How to Prepare for a Tax Audit and What to do if You Fail

When you’re an employee, the chances of having to go through a tax audit are pretty small, but if you’re making money without having a formal job, the chances of being audited become greater. Being notified that you’re selected for a tax audit can come as a shock. But the first thing to remember is that you aren’t actually being accused of having done anything wrong. The IRS wants to check that all the information you’ve provided is true and correct. The IRS can audit taxes for up to three years after submissions, so keeping the information you used when compiling your tax return is necessary.

There are several ways in which the IRS audits tax returns. They may simply correspond with you if they suspect you’ve made a mistake on a tax return. You may be asked to visit IRS offices, and this will generally happen in instances where IRS officials want to view certain documents because you are asking its offices to recognize higher-than-normal deductions. Field audits are the most stressful of all. In this instance, an official actually visits you or meets with you and your accountant.

Know Your Rights

By law, you are allowed to insist that an audit takes place in the presence of your accountant and your tax lawyer, and even if you’re convinced that everything will be fine, it’s wise to make use of your right to do so. Audits don’t always end with the IRS winning – it’s even possible to make amendments that mean you have extra deductions you can claim.

The IRS must explain the entire audit process in detail before they begin. Please pay careful attention to the process that will be followed, as it will help you prepare yourself and navigate the process more efficiently. Have all the documents that will be examined on hand, and if tracking them down looks like being time-consuming, ask for a postponement. You should also talk to your lawyer and accountant about the audit before it begins. They will be able to ensure that there are no surprises when the time comes.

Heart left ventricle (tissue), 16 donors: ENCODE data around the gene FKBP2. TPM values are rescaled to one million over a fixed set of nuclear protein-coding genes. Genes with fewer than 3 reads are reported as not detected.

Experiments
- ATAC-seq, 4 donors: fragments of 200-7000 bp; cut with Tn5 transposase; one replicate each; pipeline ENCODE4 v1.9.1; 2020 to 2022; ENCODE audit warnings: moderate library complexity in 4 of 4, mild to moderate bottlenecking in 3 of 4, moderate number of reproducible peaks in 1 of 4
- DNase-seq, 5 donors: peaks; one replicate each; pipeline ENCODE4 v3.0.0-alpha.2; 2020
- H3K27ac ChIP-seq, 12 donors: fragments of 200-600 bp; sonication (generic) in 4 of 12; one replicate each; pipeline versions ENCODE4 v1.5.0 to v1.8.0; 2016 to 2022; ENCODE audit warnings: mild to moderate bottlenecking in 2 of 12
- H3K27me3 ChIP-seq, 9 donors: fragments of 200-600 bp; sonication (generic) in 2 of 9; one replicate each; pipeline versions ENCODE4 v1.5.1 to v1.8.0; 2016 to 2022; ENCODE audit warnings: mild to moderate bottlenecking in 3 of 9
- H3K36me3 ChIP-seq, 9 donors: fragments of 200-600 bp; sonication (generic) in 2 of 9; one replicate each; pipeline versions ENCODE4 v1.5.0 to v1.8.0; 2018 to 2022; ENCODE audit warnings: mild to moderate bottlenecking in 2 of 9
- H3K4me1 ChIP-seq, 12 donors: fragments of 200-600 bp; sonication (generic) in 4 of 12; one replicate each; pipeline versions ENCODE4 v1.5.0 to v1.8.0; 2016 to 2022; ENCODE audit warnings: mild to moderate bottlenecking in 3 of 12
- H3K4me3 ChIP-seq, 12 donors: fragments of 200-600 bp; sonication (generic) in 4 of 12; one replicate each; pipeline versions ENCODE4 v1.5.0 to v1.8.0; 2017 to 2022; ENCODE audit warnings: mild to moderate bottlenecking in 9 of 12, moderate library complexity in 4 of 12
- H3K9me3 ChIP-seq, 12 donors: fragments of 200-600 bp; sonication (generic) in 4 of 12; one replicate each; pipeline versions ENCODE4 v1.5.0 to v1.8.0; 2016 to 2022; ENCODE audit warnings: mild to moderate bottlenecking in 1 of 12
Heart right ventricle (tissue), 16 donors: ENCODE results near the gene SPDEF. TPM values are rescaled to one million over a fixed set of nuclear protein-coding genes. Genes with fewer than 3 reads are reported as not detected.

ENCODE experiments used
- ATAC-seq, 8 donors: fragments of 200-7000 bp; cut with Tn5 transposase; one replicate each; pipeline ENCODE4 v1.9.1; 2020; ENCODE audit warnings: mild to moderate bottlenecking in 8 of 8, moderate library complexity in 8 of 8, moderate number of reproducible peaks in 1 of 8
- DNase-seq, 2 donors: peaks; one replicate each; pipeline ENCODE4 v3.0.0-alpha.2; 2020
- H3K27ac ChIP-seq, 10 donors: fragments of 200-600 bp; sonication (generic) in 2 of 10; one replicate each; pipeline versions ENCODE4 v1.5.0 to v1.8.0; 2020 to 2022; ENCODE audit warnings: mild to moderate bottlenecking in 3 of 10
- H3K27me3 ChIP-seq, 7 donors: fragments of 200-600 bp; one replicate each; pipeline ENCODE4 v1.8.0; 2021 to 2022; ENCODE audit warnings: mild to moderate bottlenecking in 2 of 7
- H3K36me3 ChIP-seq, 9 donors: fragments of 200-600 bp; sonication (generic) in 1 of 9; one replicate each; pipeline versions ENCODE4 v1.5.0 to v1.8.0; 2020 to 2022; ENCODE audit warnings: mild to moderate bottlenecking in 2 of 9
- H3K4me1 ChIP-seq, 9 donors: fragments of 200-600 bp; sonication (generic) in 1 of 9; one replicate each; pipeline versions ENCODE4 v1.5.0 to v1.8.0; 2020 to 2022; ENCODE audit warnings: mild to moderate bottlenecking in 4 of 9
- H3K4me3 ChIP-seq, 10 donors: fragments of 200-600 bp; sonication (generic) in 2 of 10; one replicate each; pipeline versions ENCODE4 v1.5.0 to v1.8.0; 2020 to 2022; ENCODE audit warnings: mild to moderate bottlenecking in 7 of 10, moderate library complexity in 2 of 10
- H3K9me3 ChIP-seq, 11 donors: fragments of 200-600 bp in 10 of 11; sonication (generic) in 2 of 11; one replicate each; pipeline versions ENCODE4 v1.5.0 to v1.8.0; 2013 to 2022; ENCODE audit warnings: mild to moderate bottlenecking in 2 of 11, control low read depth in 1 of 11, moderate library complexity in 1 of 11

During the audit, stay on point and don’t volunteer unnecessary information that may muddy the waters. Your tax lawyer will know if the official is treating you fairly, so remain calm and allow him or her to guide you through the process. Honesty is the best and only policy to follow, so remain absolutely professional and truthful in complying with the audit. Missing documents are the biggest of your potential problems – try to preempt this by always filing the supporting information used in your tax calculations so that it’s easy to access the relevant information.

What to do if You Don’t Agree With the Audit Decision

At the end of the audit, you may still find yourself disagreeing with the outcome, and you have the right to appeal. Your tax attorney will be best qualified to tell you whether you have grounds to appeal or whether you should accept the finding as is. Even when audits go badly, it’s sometimes possible to negotiate with the IRS and get the initial audit decision adjusted in your favor. However, if the decision has been finalized, a formal appeals process is your only option. Should that fail, your next port of call will be the relevant courts – as before. Legal help will indicate whether you should proceed.

Because your audit is such an important process, you should be very careful to record all the auditor’s questions and how you responded to them. If you appeal the audit, your records will show how you responded to these questions and which documents were taken into account in answering them.

Of course, you don’t know if your tax audit will result in issues before it begins, especially if you’ve always tried to comply with tax laws and think it should be an open and shut case. In a worst-case scenario, it’s possible to end up with an audit finding that you can’t agree with – that’s why it’s so important to involve your tax attorney from the beginning. With first-hand information on the audit and how it was conducted, your lawyer will be able to guide you through the audit – and an appeals process if this proves necessary.

Leave a Comment

This site uses Akismet to reduce spam. Learn how your comment data is processed.